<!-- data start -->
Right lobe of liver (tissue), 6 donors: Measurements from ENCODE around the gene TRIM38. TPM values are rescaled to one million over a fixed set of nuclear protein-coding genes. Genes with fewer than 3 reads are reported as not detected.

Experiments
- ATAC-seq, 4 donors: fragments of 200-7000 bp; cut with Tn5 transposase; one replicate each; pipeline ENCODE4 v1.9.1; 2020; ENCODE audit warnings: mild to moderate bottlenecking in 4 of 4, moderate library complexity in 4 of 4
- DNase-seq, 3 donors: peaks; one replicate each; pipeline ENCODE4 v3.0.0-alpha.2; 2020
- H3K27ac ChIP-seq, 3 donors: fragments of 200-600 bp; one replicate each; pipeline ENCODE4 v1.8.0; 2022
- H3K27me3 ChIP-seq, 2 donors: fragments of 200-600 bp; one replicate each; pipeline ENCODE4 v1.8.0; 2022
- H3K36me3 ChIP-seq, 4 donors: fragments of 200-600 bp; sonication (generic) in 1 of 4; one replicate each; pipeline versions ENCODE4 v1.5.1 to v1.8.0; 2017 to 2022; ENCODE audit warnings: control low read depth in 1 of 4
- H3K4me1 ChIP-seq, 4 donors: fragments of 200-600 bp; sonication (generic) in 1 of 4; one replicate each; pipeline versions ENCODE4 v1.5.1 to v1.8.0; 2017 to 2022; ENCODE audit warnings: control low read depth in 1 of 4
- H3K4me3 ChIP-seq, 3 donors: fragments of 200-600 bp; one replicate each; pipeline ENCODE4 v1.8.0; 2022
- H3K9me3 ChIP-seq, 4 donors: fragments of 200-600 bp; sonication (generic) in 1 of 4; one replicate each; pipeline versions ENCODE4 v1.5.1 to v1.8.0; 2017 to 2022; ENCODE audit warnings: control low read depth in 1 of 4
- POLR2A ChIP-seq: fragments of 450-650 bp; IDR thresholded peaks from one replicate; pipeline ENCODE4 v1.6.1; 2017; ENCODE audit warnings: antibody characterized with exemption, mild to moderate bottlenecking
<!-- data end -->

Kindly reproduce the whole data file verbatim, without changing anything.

Right lobe of liver (tissue), 6 donors: Measurements from ENCODE around the gene TRIM38. TPM values are rescaled to one million over a fixed set of nuclear protein-coding genes. Genes with fewer than 3 reads are reported as not detected.

Experiments
- ATAC-seq, 4 donors: fragments of 200-7000 bp; cut with Tn5 transposase; one replicate each; pipeline ENCODE4 v1.9.1; 2020; ENCODE audit warnings: mild to moderate bottlenecking in 4 of 4, moderate library complexity in 4 of 4
- DNase-seq, 3 donors: peaks; one replicate each; pipeline ENCODE4 v3.0.0-alpha.2; 2020
- H3K27ac ChIP-seq, 3 donors: fragments of 200-600 bp; one replicate each; pipeline ENCODE4 v1.8.0; 2022
- H3K27me3 ChIP-seq, 2 donors: fragments of 200-600 bp; one replicate each; pipeline ENCODE4 v1.8.0; 2022
- H3K36me3 ChIP-seq, 4 donors: fragments of 200-600 bp; sonication (generic) in 1 of 4; one replicate each; pipeline versions ENCODE4 v1.5.1 to v1.8.0; 2017 to 2022; ENCODE audit warnings: control low read depth in 1 of 4
- H3K4me1 ChIP-seq, 4 donors: fragments of 200-600 bp; sonication (generic) in 1 of 4; one replicate each; pipeline versions ENCODE4 v1.5.1 to v1.8.0; 2017 to 2022; ENCODE audit warnings: control low read depth in 1 of 4
- H3K4me3 ChIP-seq, 3 donors: fragments of 200-600 bp; one replicate each; pipeline ENCODE4 v1.8.0; 2022
- H3K9me3 ChIP-seq, 4 donors: fragments of 200-600 bp; sonication (generic) in 1 of 4; one replicate each; pipeline versions ENCODE4 v1.5.1 to v1.8.0; 2017 to 2022; ENCODE audit warnings: control low read depth in 1 of 4
- POLR2A ChIP-seq: fragments of 450-650 bp; IDR thresholded peaks from one replicate; pipeline ENCODE4 v1.6.1; 2017; ENCODE audit warnings: antibody characterized with exemption, mild to moderate bottlenecking